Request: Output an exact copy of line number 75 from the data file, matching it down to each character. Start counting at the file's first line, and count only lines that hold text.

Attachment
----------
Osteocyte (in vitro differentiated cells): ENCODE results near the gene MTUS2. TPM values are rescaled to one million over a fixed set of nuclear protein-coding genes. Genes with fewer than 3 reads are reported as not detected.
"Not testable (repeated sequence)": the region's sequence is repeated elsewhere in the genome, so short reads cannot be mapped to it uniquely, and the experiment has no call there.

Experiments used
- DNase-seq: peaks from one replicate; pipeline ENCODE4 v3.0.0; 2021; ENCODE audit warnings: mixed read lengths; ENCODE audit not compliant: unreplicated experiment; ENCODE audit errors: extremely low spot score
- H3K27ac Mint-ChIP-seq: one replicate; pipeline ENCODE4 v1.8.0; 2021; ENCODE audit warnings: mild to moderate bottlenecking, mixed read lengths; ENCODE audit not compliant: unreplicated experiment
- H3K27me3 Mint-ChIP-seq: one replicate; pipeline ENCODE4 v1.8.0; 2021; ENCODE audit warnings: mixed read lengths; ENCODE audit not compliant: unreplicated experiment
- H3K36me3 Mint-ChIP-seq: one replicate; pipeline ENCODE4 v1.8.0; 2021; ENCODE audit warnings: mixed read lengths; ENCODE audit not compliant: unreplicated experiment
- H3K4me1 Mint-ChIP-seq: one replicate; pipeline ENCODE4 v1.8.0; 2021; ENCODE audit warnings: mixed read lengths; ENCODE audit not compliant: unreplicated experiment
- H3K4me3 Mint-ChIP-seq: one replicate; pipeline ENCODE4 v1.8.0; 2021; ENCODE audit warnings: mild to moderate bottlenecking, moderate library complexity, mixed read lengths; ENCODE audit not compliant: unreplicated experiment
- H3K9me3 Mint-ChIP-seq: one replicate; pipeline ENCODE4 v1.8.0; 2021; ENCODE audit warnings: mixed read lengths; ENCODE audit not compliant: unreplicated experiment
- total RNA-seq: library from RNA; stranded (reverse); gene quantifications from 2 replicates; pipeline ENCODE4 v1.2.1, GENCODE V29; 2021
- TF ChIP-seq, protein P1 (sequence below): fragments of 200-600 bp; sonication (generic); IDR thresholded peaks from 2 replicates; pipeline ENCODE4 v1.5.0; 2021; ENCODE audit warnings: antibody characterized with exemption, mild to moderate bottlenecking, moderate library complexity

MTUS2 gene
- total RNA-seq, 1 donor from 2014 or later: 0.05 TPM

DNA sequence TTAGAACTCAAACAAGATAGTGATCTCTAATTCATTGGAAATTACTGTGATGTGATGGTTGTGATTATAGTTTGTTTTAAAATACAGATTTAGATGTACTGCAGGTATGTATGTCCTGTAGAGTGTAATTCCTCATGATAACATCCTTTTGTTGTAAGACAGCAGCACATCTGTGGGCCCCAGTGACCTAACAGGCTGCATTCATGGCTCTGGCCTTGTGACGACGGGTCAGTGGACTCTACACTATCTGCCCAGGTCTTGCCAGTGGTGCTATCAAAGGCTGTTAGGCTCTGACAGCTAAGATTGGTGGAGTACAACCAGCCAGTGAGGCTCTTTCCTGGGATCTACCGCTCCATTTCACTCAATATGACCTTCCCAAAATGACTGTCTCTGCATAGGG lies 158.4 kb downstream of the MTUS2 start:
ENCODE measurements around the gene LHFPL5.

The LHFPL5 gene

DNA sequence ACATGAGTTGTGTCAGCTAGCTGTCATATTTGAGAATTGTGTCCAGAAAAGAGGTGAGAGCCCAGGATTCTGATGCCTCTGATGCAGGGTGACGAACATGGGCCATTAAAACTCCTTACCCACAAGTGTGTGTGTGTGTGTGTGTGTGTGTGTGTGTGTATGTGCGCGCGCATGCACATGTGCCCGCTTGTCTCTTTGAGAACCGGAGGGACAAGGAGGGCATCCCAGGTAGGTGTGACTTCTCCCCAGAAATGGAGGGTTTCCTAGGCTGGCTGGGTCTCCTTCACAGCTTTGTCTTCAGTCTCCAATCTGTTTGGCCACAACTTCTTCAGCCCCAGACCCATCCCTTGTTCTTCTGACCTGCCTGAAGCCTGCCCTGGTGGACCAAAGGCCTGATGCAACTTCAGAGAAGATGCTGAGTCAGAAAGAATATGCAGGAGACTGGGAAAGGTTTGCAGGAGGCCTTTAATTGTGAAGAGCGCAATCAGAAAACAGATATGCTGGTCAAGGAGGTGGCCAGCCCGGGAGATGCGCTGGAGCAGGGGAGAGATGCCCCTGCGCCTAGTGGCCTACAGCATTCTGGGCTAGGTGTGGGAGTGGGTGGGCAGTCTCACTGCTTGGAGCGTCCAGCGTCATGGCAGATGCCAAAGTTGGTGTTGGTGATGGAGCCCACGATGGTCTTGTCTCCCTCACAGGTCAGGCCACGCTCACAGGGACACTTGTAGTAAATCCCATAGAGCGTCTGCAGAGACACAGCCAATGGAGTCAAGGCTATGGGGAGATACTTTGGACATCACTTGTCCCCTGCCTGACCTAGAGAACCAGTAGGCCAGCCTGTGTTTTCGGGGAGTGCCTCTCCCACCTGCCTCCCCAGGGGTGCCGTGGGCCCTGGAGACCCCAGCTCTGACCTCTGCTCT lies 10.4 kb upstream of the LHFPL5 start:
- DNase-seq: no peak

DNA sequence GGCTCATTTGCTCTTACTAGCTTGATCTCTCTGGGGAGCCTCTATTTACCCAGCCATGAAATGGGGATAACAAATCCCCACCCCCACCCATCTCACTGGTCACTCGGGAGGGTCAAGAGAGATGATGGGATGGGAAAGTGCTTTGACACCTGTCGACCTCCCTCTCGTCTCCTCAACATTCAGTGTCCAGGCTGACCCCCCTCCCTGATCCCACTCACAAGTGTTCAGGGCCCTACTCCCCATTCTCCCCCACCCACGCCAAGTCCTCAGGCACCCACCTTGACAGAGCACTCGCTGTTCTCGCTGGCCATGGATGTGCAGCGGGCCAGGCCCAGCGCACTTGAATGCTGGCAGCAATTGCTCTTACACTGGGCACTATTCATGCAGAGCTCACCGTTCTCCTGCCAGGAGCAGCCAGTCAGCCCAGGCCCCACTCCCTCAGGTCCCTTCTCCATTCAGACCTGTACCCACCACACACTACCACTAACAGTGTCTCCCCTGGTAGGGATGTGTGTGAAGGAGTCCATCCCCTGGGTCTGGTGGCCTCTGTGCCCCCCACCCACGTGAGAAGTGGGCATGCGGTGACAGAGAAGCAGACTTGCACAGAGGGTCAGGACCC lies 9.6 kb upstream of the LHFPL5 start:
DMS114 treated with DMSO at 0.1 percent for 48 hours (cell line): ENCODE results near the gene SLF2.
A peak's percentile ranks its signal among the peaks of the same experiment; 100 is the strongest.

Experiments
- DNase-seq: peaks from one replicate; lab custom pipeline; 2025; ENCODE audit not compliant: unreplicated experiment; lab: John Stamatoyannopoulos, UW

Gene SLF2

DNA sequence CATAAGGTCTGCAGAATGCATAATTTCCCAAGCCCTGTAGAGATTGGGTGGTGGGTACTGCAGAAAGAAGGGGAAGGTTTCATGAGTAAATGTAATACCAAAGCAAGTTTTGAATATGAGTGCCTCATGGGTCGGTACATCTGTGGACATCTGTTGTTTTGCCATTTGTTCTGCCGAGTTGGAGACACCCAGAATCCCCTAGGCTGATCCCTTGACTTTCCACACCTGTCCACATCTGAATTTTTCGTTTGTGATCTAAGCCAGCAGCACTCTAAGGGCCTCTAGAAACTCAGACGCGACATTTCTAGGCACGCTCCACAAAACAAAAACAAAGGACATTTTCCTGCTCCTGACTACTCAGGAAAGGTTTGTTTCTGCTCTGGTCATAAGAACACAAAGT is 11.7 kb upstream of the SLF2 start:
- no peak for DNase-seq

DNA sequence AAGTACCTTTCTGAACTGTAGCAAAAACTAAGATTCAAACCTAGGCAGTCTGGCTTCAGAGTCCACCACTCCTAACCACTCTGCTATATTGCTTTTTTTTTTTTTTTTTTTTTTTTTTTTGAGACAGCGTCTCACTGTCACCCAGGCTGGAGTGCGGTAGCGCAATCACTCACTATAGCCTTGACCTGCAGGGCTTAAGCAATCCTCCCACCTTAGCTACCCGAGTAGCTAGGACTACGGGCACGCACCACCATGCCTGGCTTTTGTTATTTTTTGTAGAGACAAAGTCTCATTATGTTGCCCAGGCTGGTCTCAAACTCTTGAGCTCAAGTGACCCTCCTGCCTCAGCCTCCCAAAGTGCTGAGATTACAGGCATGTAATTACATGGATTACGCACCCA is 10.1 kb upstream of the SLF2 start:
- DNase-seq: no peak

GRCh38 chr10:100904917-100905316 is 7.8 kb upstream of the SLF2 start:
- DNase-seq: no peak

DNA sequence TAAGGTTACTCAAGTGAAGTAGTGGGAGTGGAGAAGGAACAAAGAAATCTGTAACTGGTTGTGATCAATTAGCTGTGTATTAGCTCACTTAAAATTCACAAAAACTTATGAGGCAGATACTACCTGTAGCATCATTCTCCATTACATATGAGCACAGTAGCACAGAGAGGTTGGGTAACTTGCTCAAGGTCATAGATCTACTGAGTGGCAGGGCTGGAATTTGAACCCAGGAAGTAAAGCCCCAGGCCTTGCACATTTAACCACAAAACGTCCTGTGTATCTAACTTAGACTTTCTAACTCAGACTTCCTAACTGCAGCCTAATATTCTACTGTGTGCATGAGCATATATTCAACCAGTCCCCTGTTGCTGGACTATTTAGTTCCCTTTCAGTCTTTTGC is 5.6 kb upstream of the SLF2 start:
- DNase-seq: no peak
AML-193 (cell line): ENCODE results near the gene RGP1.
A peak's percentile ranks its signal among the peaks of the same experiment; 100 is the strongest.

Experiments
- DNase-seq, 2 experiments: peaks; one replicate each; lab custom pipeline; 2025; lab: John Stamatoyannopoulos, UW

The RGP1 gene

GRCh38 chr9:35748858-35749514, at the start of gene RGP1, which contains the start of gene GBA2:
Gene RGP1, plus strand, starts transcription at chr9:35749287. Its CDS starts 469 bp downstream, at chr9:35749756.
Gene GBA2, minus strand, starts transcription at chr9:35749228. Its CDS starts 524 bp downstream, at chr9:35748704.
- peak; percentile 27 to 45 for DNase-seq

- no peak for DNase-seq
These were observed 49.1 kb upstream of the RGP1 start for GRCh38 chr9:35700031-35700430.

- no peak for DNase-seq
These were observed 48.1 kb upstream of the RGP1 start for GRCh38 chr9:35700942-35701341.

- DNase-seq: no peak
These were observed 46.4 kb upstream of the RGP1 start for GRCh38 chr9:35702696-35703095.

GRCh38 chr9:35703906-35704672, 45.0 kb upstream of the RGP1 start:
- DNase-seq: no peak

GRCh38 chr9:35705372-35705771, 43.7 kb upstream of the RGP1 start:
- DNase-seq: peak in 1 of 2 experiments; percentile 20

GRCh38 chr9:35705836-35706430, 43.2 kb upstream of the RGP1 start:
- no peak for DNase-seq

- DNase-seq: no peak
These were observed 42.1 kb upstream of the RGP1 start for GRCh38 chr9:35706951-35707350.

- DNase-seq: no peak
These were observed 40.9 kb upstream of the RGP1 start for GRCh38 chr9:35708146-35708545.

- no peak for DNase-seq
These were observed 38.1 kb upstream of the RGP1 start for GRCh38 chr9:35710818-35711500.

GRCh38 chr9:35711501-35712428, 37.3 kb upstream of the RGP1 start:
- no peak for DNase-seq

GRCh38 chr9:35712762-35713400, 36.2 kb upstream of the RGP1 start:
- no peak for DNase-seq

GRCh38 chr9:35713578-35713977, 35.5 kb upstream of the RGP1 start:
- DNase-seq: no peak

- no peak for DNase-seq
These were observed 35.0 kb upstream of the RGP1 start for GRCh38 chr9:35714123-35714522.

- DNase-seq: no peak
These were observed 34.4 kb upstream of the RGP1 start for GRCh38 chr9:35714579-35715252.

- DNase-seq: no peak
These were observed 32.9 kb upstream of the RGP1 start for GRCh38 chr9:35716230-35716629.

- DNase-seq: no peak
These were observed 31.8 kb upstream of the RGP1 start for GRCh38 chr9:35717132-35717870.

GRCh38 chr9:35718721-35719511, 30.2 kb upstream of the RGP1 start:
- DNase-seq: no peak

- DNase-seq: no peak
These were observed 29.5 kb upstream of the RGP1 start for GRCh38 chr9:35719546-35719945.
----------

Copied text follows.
GRCh38 chr9:35718721-35719511, 30.2 kb upstream of the RGP1 start: